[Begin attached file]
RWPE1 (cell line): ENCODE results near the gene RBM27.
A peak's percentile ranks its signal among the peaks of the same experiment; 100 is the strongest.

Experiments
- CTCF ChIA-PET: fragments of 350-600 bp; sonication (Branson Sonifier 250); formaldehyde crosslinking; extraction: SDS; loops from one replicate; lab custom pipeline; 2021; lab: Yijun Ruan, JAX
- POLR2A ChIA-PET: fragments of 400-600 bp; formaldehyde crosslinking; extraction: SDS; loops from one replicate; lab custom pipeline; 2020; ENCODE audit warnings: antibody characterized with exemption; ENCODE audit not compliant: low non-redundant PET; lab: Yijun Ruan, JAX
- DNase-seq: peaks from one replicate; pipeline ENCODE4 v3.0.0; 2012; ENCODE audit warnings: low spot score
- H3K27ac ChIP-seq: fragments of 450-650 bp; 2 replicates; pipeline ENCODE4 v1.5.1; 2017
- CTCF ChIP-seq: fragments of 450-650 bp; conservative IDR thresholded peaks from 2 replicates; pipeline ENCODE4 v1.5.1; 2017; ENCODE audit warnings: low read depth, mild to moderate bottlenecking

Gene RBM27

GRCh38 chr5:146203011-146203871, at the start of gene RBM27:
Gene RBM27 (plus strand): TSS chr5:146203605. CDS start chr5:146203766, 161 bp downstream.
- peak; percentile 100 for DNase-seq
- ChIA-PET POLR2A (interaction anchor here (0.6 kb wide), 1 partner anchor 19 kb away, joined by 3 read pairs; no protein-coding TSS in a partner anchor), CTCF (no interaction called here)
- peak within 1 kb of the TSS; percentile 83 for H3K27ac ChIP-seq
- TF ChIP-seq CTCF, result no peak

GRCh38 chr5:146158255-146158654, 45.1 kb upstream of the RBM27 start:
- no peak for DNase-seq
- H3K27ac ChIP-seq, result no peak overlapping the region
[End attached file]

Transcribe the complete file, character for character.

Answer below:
RWPE1 (cell line): ENCODE results near the gene RBM27.
A peak's percentile ranks its signal among the peaks of the same experiment; 100 is the strongest.

Experiments
- CTCF ChIA-PET: fragments of 350-600 bp; sonication (Branson Sonifier 250); formaldehyde crosslinking; extraction: SDS; loops from one replicate; lab custom pipeline; 2021; lab: Yijun Ruan, JAX
- POLR2A ChIA-PET: fragments of 400-600 bp; formaldehyde crosslinking; extraction: SDS; loops from one replicate; lab custom pipeline; 2020; ENCODE audit warnings: antibody characterized with exemption; ENCODE audit not compliant: low non-redundant PET; lab: Yijun Ruan, JAX
- DNase-seq: peaks from one replicate; pipeline ENCODE4 v3.0.0; 2012; ENCODE audit warnings: low spot score
- H3K27ac ChIP-seq: fragments of 450-650 bp; 2 replicates; pipeline ENCODE4 v1.5.1; 2017
- CTCF ChIP-seq: fragments of 450-650 bp; conservative IDR thresholded peaks from 2 replicates; pipeline ENCODE4 v1.5.1; 2017; ENCODE audit warnings: low read depth, mild to moderate bottlenecking

Gene RBM27

GRCh38 chr5:146203011-146203871, at the start of gene RBM27:
Gene RBM27 (plus strand): TSS chr5:146203605. CDS start chr5:146203766, 161 bp downstream.
- peak; percentile 100 for DNase-seq
- ChIA-PET POLR2A (interaction anchor here (0.6 kb wide), 1 partner anchor 19 kb away, joined by 3 read pairs; no protein-coding TSS in a partner anchor), CTCF (no interaction called here)
- peak within 1 kb of the TSS; percentile 83 for H3K27ac ChIP-seq
- TF ChIP-seq CTCF, result no peak

GRCh38 chr5:146158255-146158654, 45.1 kb upstream of the RBM27 start:
- no peak for DNase-seq
- H3K27ac ChIP-seq, result no peak overlapping the region